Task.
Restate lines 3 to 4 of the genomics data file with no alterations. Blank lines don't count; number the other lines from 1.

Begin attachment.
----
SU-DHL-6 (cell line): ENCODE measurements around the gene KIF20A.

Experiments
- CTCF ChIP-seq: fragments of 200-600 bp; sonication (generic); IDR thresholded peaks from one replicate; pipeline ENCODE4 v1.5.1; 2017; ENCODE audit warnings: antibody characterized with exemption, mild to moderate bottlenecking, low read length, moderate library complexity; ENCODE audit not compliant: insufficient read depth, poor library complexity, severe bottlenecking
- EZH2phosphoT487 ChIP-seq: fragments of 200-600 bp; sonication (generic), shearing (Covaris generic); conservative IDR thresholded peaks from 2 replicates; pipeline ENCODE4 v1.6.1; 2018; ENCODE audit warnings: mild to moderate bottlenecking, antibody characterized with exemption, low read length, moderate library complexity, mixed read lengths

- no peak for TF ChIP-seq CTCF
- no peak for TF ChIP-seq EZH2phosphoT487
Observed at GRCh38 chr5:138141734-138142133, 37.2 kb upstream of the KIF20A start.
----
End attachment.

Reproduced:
- CTCF ChIP-seq: fragments of 200-600 bp; sonication (generic); IDR thresholded peaks from one replicate; pipeline ENCODE4 v1.5.1; 2017; ENCODE audit warnings: antibody characterized with exemption, mild to moderate bottlenecking, low read length, moderate library complexity; ENCODE audit not compliant: insufficient read depth, poor library complexity, severe bottlenecking
- EZH2phosphoT487 ChIP-seq: fragments of 200-600 bp; sonication (generic), shearing (Covaris generic); conservative IDR thresholded peaks from 2 replicates; pipeline ENCODE4 v1.6.1; 2018; ENCODE audit warnings: mild to moderate bottlenecking, antibody characterized with exemption, low read length, moderate library complexity, mixed read lengths